Marissa Mayer, the new CEO of Yahoo, recently created a fuss by issuing an edict that forbids anyone at the company to work from home. Mayer’s démarche received a lot of press coverage, probably more than it deserved. That may not be so surprising: she is a woman, and she allegedly has a nursery for her baby next door to her office. Above all, people seemed to react to the categorical nature of her decision (why everyone?) and to the irony that Yahoo is a tech company (don’t they know about Skype?).
I think that Mayer made the right decision, and I am sure that over time exceptions to her order will be allowed at managers’ discretion. But, until now, the “right” to work at home was sacrosanct at Yahoo, something that an employee’s manager could not overrule. And, by all accounts, enough people at Yahoo were not working, either from home or from more interesting places, that it had become a serious problem.
Beyond that, Mayer’s edict makes more sense as a means of cultural change within a business than it does as a way to improve any particular individual’s productivity. Almost precisely because working remotely is easy, the advantage that a workplace has over a collection of home workers—or a set of outsourced workers assembled through TaskRabbit—is that people can accomplish more in a setting that provides a common culture and the benefit of serendipitous connections.
Long ago, the advantage of a firm was that it lowered transaction costs (an idea first clearly expressed by the Nobel laureate economist Ronald Coase), such as the costs of finding workers, assigning them to tasks, assessing productivity, and setting salaries. Now that transaction costs are so low, the primary benefit of working at work is that the physical interactions foster an organizational culture and boost creativity, rather than efficiency or productivity, within an established routine. Mayer, I think, did not order her employees back to the office merely because some people were not actually working at home; rather, many of those who were working were not working together.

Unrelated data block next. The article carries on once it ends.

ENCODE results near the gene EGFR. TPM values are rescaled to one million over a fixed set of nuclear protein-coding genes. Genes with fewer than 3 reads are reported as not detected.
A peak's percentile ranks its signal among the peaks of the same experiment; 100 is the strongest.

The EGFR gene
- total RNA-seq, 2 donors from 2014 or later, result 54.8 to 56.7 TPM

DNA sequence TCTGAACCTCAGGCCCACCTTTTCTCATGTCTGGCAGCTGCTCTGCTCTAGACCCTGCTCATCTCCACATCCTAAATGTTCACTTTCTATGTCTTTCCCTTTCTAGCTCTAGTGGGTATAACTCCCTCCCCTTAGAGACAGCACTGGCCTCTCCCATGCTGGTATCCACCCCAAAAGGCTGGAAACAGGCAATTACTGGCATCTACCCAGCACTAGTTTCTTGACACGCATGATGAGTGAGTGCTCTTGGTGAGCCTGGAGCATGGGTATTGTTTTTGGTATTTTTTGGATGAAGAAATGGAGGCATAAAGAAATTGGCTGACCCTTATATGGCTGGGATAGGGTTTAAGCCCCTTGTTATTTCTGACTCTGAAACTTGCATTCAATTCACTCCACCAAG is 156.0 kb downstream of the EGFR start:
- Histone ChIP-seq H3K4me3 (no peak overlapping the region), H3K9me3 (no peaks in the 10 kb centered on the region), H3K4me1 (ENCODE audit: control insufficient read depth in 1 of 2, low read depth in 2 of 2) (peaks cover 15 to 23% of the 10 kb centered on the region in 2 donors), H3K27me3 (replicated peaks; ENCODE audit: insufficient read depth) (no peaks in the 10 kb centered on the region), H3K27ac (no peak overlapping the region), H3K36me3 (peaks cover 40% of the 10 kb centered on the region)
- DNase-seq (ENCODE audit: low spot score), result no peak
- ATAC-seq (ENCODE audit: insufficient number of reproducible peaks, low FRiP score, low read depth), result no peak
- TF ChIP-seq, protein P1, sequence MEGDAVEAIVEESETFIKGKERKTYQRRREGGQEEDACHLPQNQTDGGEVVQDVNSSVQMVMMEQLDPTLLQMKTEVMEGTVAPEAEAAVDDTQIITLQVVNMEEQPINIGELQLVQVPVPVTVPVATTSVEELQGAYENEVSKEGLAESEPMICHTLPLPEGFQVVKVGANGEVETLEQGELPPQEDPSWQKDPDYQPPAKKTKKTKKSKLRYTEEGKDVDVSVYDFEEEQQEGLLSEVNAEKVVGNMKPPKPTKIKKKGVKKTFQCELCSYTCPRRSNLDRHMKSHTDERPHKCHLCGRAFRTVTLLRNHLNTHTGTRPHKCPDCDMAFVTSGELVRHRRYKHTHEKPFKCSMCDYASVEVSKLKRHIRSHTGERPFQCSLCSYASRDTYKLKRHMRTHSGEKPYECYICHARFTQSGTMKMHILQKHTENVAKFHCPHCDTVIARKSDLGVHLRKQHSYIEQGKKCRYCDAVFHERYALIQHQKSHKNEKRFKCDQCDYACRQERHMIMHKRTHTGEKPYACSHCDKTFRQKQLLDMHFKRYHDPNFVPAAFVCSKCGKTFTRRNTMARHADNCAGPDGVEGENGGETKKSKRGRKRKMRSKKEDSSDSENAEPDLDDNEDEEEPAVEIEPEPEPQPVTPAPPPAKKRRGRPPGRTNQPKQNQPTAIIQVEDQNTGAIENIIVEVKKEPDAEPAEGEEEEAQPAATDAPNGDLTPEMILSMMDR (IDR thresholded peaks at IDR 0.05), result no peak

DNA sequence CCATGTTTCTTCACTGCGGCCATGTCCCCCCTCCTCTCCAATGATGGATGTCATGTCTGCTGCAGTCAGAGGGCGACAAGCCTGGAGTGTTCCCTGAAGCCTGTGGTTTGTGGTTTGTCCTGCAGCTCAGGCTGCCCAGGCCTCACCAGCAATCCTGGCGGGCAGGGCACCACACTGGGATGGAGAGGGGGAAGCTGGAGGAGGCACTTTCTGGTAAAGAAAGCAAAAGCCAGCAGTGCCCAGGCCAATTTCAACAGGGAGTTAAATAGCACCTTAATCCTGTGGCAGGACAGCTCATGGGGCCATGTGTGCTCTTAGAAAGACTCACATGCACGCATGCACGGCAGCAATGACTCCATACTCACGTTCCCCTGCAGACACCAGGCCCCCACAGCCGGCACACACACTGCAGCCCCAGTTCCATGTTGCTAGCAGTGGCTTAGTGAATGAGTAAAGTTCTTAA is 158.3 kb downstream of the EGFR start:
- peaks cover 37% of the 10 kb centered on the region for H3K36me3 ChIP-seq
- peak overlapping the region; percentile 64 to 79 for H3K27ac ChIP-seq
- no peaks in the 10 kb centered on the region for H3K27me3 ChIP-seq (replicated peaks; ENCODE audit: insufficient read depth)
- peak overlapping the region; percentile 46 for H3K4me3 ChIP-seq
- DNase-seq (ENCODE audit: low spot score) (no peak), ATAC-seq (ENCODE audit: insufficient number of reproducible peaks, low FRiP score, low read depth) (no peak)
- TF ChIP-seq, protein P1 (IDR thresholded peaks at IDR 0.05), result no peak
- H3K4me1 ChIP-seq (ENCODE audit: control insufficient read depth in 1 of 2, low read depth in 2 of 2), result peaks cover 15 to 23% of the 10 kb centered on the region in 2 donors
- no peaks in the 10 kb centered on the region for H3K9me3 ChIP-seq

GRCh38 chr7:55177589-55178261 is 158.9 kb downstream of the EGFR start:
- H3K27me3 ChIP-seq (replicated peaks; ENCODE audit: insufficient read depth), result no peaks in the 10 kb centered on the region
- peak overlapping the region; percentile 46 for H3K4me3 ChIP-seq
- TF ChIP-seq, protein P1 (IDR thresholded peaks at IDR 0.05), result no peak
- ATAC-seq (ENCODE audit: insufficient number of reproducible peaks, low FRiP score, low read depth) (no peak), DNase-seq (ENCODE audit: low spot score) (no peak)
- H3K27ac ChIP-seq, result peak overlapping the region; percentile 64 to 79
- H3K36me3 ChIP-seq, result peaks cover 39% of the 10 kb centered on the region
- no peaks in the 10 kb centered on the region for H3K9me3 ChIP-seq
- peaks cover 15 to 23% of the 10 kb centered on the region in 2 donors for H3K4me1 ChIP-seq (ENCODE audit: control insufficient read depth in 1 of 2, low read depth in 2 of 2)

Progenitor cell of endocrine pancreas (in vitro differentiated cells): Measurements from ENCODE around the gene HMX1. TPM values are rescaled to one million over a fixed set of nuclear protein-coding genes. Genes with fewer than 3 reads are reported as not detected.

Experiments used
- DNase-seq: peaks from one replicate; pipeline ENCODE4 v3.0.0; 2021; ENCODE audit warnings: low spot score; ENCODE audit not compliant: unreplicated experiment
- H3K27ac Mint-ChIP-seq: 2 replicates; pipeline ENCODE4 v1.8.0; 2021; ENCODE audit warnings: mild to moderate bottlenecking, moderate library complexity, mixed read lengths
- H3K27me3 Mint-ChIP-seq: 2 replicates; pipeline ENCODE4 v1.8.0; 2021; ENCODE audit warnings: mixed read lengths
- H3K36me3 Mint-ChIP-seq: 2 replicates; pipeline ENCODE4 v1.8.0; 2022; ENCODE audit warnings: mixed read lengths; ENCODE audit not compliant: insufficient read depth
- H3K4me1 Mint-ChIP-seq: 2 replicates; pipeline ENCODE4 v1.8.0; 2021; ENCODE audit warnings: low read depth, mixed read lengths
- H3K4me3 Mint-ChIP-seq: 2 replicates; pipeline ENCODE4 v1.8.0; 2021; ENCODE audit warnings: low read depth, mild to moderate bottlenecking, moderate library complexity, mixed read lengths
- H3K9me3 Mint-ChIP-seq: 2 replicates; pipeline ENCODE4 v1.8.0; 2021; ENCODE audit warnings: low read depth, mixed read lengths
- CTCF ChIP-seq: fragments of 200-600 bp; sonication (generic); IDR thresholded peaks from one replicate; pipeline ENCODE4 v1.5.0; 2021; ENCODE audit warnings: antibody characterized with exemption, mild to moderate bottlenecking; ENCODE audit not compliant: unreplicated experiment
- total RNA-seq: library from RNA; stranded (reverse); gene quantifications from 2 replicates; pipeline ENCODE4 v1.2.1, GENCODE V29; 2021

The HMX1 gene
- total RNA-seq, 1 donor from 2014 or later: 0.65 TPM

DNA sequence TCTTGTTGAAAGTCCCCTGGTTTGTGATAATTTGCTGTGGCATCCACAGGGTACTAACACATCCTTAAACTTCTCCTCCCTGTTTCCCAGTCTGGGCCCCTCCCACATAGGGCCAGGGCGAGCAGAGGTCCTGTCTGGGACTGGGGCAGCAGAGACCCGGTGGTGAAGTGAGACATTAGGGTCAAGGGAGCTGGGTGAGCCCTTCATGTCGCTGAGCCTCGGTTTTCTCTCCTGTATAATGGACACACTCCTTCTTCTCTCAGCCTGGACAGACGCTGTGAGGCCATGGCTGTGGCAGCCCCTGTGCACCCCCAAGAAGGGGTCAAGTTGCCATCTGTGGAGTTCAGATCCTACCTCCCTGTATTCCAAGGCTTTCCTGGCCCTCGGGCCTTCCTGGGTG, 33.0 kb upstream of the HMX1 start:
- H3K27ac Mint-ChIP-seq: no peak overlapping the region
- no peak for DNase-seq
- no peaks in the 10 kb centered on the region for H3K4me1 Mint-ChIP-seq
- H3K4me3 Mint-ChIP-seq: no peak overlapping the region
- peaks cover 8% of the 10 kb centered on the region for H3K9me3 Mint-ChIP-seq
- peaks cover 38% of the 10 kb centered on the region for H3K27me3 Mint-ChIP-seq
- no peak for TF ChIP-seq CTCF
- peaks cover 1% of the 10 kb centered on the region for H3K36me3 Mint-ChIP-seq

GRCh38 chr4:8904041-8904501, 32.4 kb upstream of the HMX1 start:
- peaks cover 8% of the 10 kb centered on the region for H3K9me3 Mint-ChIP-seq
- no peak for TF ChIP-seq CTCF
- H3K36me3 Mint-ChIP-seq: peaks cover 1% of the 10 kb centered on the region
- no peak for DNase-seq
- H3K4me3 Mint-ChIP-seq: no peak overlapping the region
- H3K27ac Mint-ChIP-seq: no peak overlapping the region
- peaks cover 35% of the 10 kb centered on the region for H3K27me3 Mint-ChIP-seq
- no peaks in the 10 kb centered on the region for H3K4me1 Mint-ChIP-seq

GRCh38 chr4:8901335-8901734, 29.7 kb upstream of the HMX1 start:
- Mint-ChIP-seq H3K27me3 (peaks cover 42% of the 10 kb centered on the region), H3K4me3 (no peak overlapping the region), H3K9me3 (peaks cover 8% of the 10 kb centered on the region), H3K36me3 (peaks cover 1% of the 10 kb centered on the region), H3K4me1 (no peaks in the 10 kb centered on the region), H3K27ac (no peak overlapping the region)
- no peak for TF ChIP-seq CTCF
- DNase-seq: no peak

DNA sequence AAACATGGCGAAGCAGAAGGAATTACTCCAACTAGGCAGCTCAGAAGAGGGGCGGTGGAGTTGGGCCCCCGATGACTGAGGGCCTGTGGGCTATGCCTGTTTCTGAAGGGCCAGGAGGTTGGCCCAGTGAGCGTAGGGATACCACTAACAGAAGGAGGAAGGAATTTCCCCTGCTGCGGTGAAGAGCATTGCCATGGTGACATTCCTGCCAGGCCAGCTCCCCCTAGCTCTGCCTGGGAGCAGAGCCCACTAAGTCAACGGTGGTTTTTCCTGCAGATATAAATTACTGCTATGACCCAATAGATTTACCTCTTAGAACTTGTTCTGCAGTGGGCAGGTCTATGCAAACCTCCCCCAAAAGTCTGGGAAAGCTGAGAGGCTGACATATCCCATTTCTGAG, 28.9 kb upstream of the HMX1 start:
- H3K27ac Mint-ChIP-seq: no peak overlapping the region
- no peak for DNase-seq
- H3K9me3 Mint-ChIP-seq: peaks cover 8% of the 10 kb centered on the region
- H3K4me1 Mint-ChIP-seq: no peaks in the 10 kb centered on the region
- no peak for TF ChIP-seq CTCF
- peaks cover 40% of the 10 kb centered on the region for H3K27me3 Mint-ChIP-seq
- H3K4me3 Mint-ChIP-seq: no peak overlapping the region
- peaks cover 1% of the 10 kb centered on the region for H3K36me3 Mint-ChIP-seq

To be sure, it seems contradictory to some people that Yahoo, an online business, requires its employees to be physically present in the company’s offices. But most of the money and talent in this industry already seem to concentrate physically in one small part of the US, between San Francisco and San Jose. Whether it’s the Yahoo cafeteria (now more inviting and more frequented with the advent of free food), or the halls of the Plug and Play start-up accelerator, proximity matters. Being physically present at work means direct contact with other sharp and creative minds. And the benefits of human contact and interaction are why salespeople still call on customers instead of using Skype, and why Meetup (which supports organizers of face-to-face meetings; I am on the company’s board) changes lives in ways that Twitter and Facebook rarely do.
Of course, those who prefer to work at home cite not just the cost and time of commuting, but also the proliferation of meetings—too much culture, perhaps—and a steady flood of communication that simply interrupts their work rather than enhancing it. Interestingly, I heard this point at a WPP stream “unconference” in Phuket, Thailand, where a couple of hundred people had flown thousands of miles to meet face to face to share ideas and strengthen working relationships.
So, yes, online work can make a lot of sense in many situations, but when you are trying to fix a broken corporate culture, you need the commitment, human engagement, and creative interaction that happen most consistently in a physical workplace. In the end, it is up to good managers to decide who can work where, and to make meetings short and useful.
Indeed, the whole point of having managers is that they are supposed to exercise judgment. Otherwise, computers and the Internet would allow us not just to work from home, but to report to a software program rather than to a person.
But, in the end, the challenge is to find the right fit between people and environment. Personally, I come at this from the opposite direction. As an independent angel investor with no real day job, I don’t have an office to report to every day. But I would miss the companionship of people working around me—even if they do not necessarily work with me.
Fortunately, Meetup allows me to sit at a desk amid its roughly 90 people; I travel a lot, but I work from a desk at Meetup whenever I am at “home” in New York City. True, I don’t have to go to the company’s meetings, but I like being surrounded by busy people; I know it makes me work harder. Whatever our work, we remain physically social beings.
Esther Dyson, CEO of EDventure Holdings, is an active investor in a variety of start-ups around the world. Her interests include information technology, healthcare, private aviation, and space travel.